The plantar fascia is a thick, fibrous, connective tissue band which extends along the bottom of the foot. The structural make up of the plantar fascia consists of collagen, elastin, glycosaminoglycans and water. The primary cells are fibroblasts, which synthesize collagen. The primary component of the fascia is type I collagen which adds to the strength of the structure. Elastin is a protein which gives the fascia some elasticity as well as increasing it’s function in dynamic arch support when walking. Glycosaminoglycans, GAGs, are long chains of repeating sugar units that attract water and add resiliency to the ligamentous structure.
When the fascia is torn, generally due to repetitive stress and microtrauma, the collagen fibers unravel and separate. To better understand the process, think of the collagen fibers as long ropes. A rope is a bunch of threads woven together, then twisted to provide strength. In the image to the right, the ropes represent the longitudinal arrangement of collagen fibers in the plantar fascia. When there is a tear, the rope unravels and frays. This is essentially what happens within the plantar fascia on a microscopic level. The initial response by the body is to send cells to the injured area to heal the tissue. This initially causes inflammation. The body attempts to clean up the injured area and repair the damaged tissue. This process may continue uneventfully as new collagen is synthesized to bridge the gap between the torn tissue. Unfortunately, most cases of plantar fasciitis go undiagnosed in the early stages. The injury and repair process tends to cycle with repeated microtrauma impairing the healing process. The plantar fascia then progresses to a deteriorated state as the structural components undergo degeneration. This means that instead of new collagen bridging the gap and adding strength to the fascia, the collagen starts to uncoil and fragment.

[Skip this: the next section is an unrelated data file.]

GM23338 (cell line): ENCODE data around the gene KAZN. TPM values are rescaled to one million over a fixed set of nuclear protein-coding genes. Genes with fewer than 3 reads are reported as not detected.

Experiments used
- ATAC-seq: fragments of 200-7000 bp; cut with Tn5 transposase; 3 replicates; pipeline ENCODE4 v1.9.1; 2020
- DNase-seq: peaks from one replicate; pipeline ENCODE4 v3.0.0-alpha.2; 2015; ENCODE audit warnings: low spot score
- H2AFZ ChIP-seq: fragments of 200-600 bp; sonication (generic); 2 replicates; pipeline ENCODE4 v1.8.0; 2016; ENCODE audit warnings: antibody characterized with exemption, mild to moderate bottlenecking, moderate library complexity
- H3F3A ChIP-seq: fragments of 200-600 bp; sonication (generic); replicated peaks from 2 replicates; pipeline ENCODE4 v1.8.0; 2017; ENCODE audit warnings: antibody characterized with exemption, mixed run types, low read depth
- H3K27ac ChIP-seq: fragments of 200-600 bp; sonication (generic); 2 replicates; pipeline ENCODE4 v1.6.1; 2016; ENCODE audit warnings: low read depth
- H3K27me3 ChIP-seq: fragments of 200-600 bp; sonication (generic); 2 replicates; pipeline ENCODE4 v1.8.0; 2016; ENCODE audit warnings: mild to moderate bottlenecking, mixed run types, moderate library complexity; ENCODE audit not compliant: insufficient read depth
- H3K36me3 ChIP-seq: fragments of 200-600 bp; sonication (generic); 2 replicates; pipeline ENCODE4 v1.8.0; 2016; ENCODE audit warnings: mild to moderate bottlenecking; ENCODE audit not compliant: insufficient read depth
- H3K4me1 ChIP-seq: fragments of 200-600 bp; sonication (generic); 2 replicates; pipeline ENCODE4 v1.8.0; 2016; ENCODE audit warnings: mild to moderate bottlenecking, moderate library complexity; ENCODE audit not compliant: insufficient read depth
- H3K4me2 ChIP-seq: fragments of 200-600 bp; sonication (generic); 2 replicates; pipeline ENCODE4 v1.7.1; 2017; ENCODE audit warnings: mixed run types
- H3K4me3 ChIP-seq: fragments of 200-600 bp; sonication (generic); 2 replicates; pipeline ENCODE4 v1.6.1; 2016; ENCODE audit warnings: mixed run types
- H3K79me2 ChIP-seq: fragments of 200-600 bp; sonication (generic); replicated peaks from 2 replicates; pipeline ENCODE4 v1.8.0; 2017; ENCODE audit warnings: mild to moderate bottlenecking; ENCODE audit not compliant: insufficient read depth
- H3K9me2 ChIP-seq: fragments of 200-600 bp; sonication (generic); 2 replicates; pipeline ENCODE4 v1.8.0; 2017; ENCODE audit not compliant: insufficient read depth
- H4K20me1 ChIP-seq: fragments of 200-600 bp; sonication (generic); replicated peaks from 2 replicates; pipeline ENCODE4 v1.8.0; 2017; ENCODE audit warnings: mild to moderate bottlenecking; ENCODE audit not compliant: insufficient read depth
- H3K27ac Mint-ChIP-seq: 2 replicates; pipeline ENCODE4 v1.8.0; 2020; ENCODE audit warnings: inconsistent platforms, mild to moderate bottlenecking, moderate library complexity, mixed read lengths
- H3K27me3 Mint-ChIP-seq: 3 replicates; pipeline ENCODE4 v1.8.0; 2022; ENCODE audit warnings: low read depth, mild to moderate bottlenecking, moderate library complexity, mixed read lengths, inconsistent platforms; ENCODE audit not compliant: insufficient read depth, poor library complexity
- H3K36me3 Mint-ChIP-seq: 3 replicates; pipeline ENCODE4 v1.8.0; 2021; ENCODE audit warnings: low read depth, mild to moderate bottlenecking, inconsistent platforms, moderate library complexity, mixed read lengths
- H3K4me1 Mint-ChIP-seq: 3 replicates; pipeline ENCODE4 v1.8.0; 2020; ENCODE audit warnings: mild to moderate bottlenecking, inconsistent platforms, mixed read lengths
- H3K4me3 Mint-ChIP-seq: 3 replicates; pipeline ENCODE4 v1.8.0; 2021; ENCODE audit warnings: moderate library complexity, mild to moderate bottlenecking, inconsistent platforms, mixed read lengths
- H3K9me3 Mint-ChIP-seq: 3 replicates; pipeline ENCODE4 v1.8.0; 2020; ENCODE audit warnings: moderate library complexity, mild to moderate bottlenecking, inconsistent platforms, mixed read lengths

In a normal repair process, the collagen degradation and collagen synthesis occur simultaneously. Collagen is being broken down and built up at the same time, but the rate of new collagen formation exceeds the rate of breakdown. When the plantar fascia starts to deteriorate, the rate of collagen breakdown exceeds the rate of build up. There is also a loss of new small blood vessels to the injured site and this decreases the number of cells and growth factors within the area to aid in healing. This impairs the body’s ability to clean up waste products in the area. In a normal healing process, specialized cells aid in cleaning up injured tissue and waste products. Without adequate blood supply to the area, these specialized cells are also in short supply. The injured area will have uncoiled collagen, protein fragments, dead cells and other waste products. At this point, there are few to no inflammatory cells. The condition is no longer termed plantar fasciitis because “itis” means inflammation. The most appropriate term for this condition is plantar fasciosis.
Diagnosis and treatment information on plantar fasciitis/fasciosis.
View our five part series on plantar fasciitis, plantar fasciosis and plantar fascia structure.
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